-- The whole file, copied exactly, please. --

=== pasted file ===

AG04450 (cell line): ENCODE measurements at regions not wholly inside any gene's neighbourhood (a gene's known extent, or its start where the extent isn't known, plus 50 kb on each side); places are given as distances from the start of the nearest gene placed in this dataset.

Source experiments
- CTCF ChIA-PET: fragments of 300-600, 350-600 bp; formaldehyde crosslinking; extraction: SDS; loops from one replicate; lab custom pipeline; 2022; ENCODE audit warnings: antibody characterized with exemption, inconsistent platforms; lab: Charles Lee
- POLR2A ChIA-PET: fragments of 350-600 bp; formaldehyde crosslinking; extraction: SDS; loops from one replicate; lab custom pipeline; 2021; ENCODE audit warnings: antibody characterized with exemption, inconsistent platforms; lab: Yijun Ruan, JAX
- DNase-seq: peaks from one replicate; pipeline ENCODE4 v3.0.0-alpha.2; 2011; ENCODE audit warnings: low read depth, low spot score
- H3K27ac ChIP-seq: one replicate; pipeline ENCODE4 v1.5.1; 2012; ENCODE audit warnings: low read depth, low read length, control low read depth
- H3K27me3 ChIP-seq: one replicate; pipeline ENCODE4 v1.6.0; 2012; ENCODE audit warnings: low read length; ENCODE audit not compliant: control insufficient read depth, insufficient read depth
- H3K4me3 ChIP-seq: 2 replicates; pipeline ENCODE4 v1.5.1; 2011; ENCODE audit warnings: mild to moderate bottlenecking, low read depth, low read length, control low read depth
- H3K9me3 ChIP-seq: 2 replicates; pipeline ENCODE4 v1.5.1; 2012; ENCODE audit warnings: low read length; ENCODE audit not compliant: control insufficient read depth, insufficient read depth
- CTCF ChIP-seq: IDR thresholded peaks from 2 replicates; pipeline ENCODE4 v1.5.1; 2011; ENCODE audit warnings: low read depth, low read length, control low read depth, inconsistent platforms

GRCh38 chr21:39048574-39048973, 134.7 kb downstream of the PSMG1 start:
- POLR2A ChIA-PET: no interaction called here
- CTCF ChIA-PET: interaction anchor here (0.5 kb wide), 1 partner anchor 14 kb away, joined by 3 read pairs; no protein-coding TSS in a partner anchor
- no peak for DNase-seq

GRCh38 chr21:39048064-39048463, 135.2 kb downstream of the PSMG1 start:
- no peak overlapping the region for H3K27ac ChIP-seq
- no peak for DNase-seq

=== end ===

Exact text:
AG04450 (cell line): ENCODE measurements at regions not wholly inside any gene's neighbourhood (a gene's known extent, or its start where the extent isn't known, plus 50 kb on each side); places are given as distances from the start of the nearest gene placed in this dataset.

Source experiments
- CTCF ChIA-PET: fragments of 300-600, 350-600 bp; formaldehyde crosslinking; extraction: SDS; loops from one replicate; lab custom pipeline; 2022; ENCODE audit warnings: antibody characterized with exemption, inconsistent platforms; lab: Charles Lee
- POLR2A ChIA-PET: fragments of 350-600 bp; formaldehyde crosslinking; extraction: SDS; loops from one replicate; lab custom pipeline; 2021; ENCODE audit warnings: antibody characterized with exemption, inconsistent platforms; lab: Yijun Ruan, JAX
- DNase-seq: peaks from one replicate; pipeline ENCODE4 v3.0.0-alpha.2; 2011; ENCODE audit warnings: low read depth, low spot score
- H3K27ac ChIP-seq: one replicate; pipeline ENCODE4 v1.5.1; 2012; ENCODE audit warnings: low read depth, low read length, control low read depth
- H3K27me3 ChIP-seq: one replicate; pipeline ENCODE4 v1.6.0; 2012; ENCODE audit warnings: low read length; ENCODE audit not compliant: control insufficient read depth, insufficient read depth
- H3K4me3 ChIP-seq: 2 replicates; pipeline ENCODE4 v1.5.1; 2011; ENCODE audit warnings: mild to moderate bottlenecking, low read depth, low read length, control low read depth
- H3K9me3 ChIP-seq: 2 replicates; pipeline ENCODE4 v1.5.1; 2012; ENCODE audit warnings: low read length; ENCODE audit not compliant: control insufficient read depth, insufficient read depth
- CTCF ChIP-seq: IDR thresholded peaks from 2 replicates; pipeline ENCODE4 v1.5.1; 2011; ENCODE audit warnings: low read depth, low read length, control low read depth, inconsistent platforms

GRCh38 chr21:39048574-39048973, 134.7 kb downstream of the PSMG1 start:
- POLR2A ChIA-PET: no interaction called here
- CTCF ChIA-PET: interaction anchor here (0.5 kb wide), 1 partner anchor 14 kb away, joined by 3 read pairs; no protein-coding TSS in a partner anchor
- no peak for DNase-seq

GRCh38 chr21:39048064-39048463, 135.2 kb downstream of the PSMG1 start:
- no peak overlapping the region for H3K27ac ChIP-seq
- no peak for DNase-seq